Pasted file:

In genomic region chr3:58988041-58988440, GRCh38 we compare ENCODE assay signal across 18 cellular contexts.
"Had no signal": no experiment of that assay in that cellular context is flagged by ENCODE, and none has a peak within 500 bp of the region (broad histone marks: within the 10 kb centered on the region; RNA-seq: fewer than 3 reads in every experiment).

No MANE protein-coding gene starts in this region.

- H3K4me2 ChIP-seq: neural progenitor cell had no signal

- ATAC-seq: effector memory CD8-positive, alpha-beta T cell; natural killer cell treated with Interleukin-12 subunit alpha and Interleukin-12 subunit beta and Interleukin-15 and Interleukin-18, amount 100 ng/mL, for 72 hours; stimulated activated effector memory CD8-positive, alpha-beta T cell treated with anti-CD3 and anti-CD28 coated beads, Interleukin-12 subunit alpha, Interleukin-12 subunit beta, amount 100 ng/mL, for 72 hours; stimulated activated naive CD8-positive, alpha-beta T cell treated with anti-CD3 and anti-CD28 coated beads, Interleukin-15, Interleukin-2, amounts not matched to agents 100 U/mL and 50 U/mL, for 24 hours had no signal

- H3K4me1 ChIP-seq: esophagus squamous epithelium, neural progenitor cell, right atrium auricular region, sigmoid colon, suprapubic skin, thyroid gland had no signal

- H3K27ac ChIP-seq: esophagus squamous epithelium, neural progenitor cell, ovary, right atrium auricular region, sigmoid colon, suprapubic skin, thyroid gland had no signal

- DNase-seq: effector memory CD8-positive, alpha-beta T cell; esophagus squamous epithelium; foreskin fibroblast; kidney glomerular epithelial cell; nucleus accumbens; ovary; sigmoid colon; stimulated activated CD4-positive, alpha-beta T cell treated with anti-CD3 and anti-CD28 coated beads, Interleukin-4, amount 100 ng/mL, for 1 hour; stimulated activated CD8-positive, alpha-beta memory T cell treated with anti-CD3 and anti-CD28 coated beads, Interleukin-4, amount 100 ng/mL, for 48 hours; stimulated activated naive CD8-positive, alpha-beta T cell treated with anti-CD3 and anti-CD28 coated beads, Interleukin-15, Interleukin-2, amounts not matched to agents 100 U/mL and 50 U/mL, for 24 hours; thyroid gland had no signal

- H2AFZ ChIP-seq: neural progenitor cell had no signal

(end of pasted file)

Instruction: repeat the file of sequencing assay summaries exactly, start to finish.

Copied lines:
In genomic region chr3:58988041-58988440, GRCh38 we compare ENCODE assay signal across 18 cellular contexts.
"Had no signal": no experiment of that assay in that cellular context is flagged by ENCODE, and none has a peak within 500 bp of the region (broad histone marks: within the 10 kb centered on the region; RNA-seq: fewer than 3 reads in every experiment).

No MANE protein-coding gene starts in this region.

- H3K4me2 ChIP-seq: neural progenitor cell had no signal

- ATAC-seq: effector memory CD8-positive, alpha-beta T cell; natural killer cell treated with Interleukin-12 subunit alpha and Interleukin-12 subunit beta and Interleukin-15 and Interleukin-18, amount 100 ng/mL, for 72 hours; stimulated activated effector memory CD8-positive, alpha-beta T cell treated with anti-CD3 and anti-CD28 coated beads, Interleukin-12 subunit alpha, Interleukin-12 subunit beta, amount 100 ng/mL, for 72 hours; stimulated activated naive CD8-positive, alpha-beta T cell treated with anti-CD3 and anti-CD28 coated beads, Interleukin-15, Interleukin-2, amounts not matched to agents 100 U/mL and 50 U/mL, for 24 hours had no signal

- H3K4me1 ChIP-seq: esophagus squamous epithelium, neural progenitor cell, right atrium auricular region, sigmoid colon, suprapubic skin, thyroid gland had no signal

- H3K27ac ChIP-seq: esophagus squamous epithelium, neural progenitor cell, ovary, right atrium auricular region, sigmoid colon, suprapubic skin, thyroid gland had no signal

- DNase-seq: effector memory CD8-positive, alpha-beta T cell; esophagus squamous epithelium; foreskin fibroblast; kidney glomerular epithelial cell; nucleus accumbens; ovary; sigmoid colon; stimulated activated CD4-positive, alpha-beta T cell treated with anti-CD3 and anti-CD28 coated beads, Interleukin-4, amount 100 ng/mL, for 1 hour; stimulated activated CD8-positive, alpha-beta memory T cell treated with anti-CD3 and anti-CD28 coated beads, Interleukin-4, amount 100 ng/mL, for 48 hours; stimulated activated naive CD8-positive, alpha-beta T cell treated with anti-CD3 and anti-CD28 coated beads, Interleukin-15, Interleukin-2, amounts not matched to agents 100 U/mL and 50 U/mL, for 24 hours; thyroid gland had no signal

- H2AFZ ChIP-seq: neural progenitor cell had no signal